15 apps police say parents should look out for on their kids’ phones

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(WCMH) — Police departments across the country are reminding parents about potentially dangerous apps that could be on their child’s phone.

The list currently being circulated originated with the Sarasota County Sheriff’s Office in Florida. It includes several social media apps, dating apps and apps intended to hide content.

The list was first released in May 2018. Six apps were added in July after the arrest of 25 men in an online predator and human trafficking sting.

The sheriff’s office said all six of the new apps were used by the suspects who were arrested.

The app, many of which are intended for adults, can expose your children to a range of things from bullying and unwanted sexual messages, some apps can even give strangers your child’s location.

The apps include:

  • Ask.fm – Ask.fm is known for cyber bullying. The app encourages users to allow anonymous people to ask them questions.
  • Badoo – Badoo is a dating and social networking app where users can chat, share photos and videos and connect based on location. While the app is intended for adults only, teens are known to create profiles.
  • Bumble – Bumble is similar to the popular dating app ‘Tinder’ however, it requires women to make the first contact. Kids have been known to use Bumble to create fake accounts and falsify their age.
  • Calculator% – Calculator% is only one of SEVERAL secret apps used to hide photos, videos, files and browser history.
  • Grindr – Grindr is a dating app geared towards gay, bi and transgender people. The app gives users options to chat, share photos and meet up based on a smart phone’s GPS location.
  • Holla– Holla is a self-proclaimed ‘addicting’ video chat app that allows users to meet people all over the world in just seconds. Reviewers say they have been confronted with racial slurs, explicit content and more.
  • Hot or Not – Hot or Not encourages users to rate your profile, check out people in their area, and chat with strangers. The goal of this app is to hook up.
  • Kik – Kik allows anyone to contact and direct message your child. Kids can bypass traditional text messaging features. Kik gives users unlimited access to anyone, anywhere, anytime.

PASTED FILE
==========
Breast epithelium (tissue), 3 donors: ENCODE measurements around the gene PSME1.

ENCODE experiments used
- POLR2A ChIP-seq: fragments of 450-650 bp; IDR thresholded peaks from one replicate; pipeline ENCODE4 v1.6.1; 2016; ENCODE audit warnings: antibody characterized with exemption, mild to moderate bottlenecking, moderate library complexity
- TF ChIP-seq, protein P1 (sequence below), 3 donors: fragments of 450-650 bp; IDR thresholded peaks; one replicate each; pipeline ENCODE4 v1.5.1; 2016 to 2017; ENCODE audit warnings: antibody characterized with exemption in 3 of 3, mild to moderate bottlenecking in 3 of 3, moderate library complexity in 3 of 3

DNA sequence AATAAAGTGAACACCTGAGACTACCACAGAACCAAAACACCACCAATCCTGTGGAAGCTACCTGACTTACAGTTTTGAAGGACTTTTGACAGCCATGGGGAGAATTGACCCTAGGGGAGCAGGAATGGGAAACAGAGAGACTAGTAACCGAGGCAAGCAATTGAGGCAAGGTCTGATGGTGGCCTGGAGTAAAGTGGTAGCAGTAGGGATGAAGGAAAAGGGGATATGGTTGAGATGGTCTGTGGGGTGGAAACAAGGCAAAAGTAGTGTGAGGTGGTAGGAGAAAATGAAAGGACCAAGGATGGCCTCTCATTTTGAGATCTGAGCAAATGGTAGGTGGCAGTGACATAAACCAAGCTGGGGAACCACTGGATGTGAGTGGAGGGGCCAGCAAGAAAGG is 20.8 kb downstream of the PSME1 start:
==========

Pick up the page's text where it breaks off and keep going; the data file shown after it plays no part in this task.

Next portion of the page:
• Live.me – Live.me is a live-streaming video app that uses geolocation to share videos so users can find out a broadcaster’s exact location. Users can earn ‘coins’ as a way to ‘pay’ minors for photos.
  • MeetMe – Meetme is a dating social media app that allows users to connect with people based on geographic proximity. As the app’s name suggests, users are encouraged to meet each other in person.
  • Skout – Skout is a location-based dating app and website. While users under 17-years-old are unable to share private photos, kids can easily create an account using a different age.
  • Snapchat – Snapchat is one of the most popular apps in recent years. While the app promises users can take a photo/video and it will disappear, new features including ‘stories’ allow users to view content for up to 24 hours. Snapchat also allows users to see your location.
  • TikTok – TikTok is a new mobile device app popular with kids used for creating and sharing short videos. With very limited privacy controls, users are vulnerable to bullying and explicit content.
  • Whatsapp – Whatsapp is a popular messaging app that allows users to send texts, photos, voicemails, make calls and video chats worldwide. Whatsapp uses an internet connection on smart phones and computers.
  • Whisper – Whisper is an anonymous social network that promotes sharing secrets with strangers. It also reveals a user’s location so people can meet up.

Here’s what you can do to help protect your children:

  • Approve every app on your kid’s phone
  • Check privacy settings
  • Talk with your kids  about phone use, apps, and social media with your kids
  • Find out what is popular in your region, different apps catch on in different locations

Copyright 2019 Nexstar Broadcasting, Inc. All rights reserved. This material may not be published, broadcast, rewritten, or redistributed.

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